THE recent legal victory of the Rappler media website is also a win for Philippine democracy and its institutions. Maria Ressa, co-founder and chief executive officer of Rappler, shot to global fame for portraying former president Rodrigo Duterte as a dictator and for saying that Philippine democracy, like many others around the world, had been broken by Facebook. She won a Nobel Peace Prize for her campaign against Mr. Duterte, whom she accused of clamping down on free speech. She wrote about it in her new book, How to Stand Up to a Dictator.
That outcome might not have been possible if Ms. Ressa was truthful about the state of democracy in this country. But it seems doubtful she will correct her misimpressions of the Philippines given that her legal problems are far from over.
Ms. Ressa has other cases pending in court. But with her victory in the Court of Tax Appeals, she has a better than average chance of winning most of them.
Perhaps the more challenging case is the libel charge filed by businessman Wilfredo Keng against her and a Rappler researcher. They allegedly defamed the businessman by portraying him as a seedy character associated with the late chief justice Renato Corona. The Senate sitting as an impeachment court ousted Corona from the Supreme Court in 2012, but last year, an anti-graft court dismissed the case against the late Mr. Corona who was charged with allegedly having undeclared assets.
Ms. Ressa often says that the lawsuits filed against her were politically motivated, mostly blaming Mr. Durterte who became president only in 2016. She cherry-picks the truth by rarely mentioning that the complainant is a private individual. In fact, the government is not a party to the case.
In 2020, Ms. Ressa and the researcher were convicted of libel. Last year, the Court of Appeals denied their appeal, and the defendants went to the Supreme Court, which has yet to rule on their petition.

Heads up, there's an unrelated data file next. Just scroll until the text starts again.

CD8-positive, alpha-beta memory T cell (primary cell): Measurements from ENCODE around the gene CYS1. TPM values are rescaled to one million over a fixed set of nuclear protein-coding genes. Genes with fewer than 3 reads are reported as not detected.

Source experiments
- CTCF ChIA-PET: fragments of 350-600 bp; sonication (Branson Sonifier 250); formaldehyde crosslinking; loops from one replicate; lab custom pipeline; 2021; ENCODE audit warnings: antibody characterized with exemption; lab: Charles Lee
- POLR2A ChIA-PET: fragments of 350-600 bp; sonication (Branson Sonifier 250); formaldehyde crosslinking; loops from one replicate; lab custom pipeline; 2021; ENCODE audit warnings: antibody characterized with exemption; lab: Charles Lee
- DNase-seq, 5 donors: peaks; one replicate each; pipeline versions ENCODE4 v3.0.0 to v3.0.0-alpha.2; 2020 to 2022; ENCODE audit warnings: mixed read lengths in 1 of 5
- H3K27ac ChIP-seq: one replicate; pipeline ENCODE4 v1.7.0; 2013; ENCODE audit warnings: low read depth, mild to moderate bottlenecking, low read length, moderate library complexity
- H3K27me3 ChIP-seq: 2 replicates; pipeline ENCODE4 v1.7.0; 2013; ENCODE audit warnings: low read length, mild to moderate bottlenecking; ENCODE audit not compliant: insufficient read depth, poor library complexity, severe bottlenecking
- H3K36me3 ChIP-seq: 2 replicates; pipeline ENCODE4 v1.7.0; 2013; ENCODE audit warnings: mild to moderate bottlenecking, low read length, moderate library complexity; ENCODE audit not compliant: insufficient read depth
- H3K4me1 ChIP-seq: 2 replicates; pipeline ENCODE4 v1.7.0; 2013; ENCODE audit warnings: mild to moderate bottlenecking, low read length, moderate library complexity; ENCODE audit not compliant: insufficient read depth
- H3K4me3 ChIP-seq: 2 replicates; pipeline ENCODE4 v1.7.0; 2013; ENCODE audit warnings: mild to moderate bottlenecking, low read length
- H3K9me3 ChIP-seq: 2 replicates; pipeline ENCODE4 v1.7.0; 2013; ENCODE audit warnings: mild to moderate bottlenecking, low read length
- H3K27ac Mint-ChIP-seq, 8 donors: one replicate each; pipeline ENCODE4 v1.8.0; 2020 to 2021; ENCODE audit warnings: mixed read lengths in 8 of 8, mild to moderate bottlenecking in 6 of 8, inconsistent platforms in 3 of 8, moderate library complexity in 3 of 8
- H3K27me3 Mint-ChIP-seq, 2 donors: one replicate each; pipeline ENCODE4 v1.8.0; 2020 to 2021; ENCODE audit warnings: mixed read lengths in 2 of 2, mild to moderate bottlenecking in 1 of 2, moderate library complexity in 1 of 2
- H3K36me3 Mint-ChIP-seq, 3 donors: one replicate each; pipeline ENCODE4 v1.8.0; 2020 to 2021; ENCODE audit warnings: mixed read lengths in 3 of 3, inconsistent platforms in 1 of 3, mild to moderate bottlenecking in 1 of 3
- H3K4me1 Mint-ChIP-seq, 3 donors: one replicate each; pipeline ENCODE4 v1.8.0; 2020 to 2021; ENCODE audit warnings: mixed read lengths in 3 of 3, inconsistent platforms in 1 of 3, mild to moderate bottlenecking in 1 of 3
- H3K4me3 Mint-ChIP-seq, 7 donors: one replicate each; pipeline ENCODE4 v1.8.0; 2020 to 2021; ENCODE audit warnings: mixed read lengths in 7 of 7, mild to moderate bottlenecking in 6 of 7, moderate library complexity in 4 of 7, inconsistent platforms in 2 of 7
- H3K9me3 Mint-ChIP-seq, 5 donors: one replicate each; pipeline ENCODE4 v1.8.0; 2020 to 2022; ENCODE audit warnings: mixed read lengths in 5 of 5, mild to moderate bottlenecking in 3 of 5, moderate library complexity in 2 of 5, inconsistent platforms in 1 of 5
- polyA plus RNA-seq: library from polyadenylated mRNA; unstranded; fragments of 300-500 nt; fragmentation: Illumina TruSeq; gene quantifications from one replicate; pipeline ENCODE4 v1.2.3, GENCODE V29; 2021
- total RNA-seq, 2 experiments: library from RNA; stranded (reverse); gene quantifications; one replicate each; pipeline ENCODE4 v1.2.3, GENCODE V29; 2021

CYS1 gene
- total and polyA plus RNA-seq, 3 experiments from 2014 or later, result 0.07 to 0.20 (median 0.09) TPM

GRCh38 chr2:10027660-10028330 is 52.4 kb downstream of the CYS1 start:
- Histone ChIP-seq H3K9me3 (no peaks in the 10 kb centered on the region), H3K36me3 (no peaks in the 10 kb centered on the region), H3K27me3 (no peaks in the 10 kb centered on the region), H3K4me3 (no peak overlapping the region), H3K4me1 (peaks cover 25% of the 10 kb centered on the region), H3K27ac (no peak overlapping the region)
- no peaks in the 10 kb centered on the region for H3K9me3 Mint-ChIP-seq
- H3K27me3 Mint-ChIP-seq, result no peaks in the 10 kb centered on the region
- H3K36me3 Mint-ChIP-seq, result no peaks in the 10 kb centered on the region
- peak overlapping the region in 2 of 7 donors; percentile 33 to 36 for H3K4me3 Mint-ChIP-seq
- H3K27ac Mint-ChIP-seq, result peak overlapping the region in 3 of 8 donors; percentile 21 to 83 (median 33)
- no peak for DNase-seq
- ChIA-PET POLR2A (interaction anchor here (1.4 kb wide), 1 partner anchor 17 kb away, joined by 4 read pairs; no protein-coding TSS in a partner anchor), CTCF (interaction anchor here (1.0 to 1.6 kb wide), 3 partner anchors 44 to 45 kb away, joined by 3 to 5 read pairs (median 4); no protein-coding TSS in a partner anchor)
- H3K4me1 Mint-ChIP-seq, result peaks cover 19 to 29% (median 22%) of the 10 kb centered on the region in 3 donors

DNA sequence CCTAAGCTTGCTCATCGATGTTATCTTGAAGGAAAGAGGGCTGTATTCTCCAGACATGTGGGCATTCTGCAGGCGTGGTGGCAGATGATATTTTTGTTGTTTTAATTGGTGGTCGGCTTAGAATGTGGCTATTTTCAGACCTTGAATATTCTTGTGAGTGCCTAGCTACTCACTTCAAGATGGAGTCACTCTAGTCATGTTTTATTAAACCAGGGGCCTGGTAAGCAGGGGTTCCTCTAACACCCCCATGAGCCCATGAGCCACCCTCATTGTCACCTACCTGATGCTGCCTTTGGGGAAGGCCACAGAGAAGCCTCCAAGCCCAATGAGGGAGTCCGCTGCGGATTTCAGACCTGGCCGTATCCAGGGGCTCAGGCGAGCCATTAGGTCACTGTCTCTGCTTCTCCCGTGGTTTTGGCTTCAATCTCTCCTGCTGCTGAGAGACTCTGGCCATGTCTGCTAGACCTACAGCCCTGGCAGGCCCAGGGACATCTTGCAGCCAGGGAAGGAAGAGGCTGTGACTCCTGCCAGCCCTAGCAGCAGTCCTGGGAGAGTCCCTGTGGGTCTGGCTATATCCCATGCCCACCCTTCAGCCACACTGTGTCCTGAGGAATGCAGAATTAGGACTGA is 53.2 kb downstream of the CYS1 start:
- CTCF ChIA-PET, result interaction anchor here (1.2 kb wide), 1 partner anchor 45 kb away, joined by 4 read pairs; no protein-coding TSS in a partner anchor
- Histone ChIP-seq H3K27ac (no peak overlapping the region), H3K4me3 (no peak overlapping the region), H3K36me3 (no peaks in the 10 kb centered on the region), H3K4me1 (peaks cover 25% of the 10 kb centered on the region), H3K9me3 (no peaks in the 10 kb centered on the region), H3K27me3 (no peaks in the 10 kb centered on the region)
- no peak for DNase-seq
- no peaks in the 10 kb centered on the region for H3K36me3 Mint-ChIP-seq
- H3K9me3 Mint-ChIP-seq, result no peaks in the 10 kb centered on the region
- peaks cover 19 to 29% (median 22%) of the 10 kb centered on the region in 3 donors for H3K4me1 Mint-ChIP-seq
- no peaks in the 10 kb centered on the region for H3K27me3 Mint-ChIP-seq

Not surprisingly, the Nobel laureate was disappointed by the appellate court’s decision. She delivered another broadside against the government after the ruling. “This is a reminder of the importance of independent journalism holding power to account,” she said in Rappler’s story.
She also said, “As we elevate our case to the SC (Supreme Court), our fight against intimidation and suppression of freedom continues. We still believe that the rule of law will prevail.”
Indeed, the rule of law should prevail. Mr. Keng would probably like that, as well.
If Ms. Ressa wins that case, she will likely praise the judicial system, and act as if the negative things she had said about the Philippines to global audiences no longer exist. The country and Mr. Duterte do have flaws, many in fact. But Ms. Ressa’s portrayal of them is colored by her political bias.
Should she lose, her tone might change. She will likely play victim again and will probably have unflattering things to say about the Philippines, perhaps how oppressive it is to journalists. But it may be harder for her to blame Mr. Duterte, who is now a private citizen living far from the seat of power in Davao City. Apparently in Ms. Ressa’s world, dictators willingly leave office after their term and peacefully transfer power to the next elected leader.
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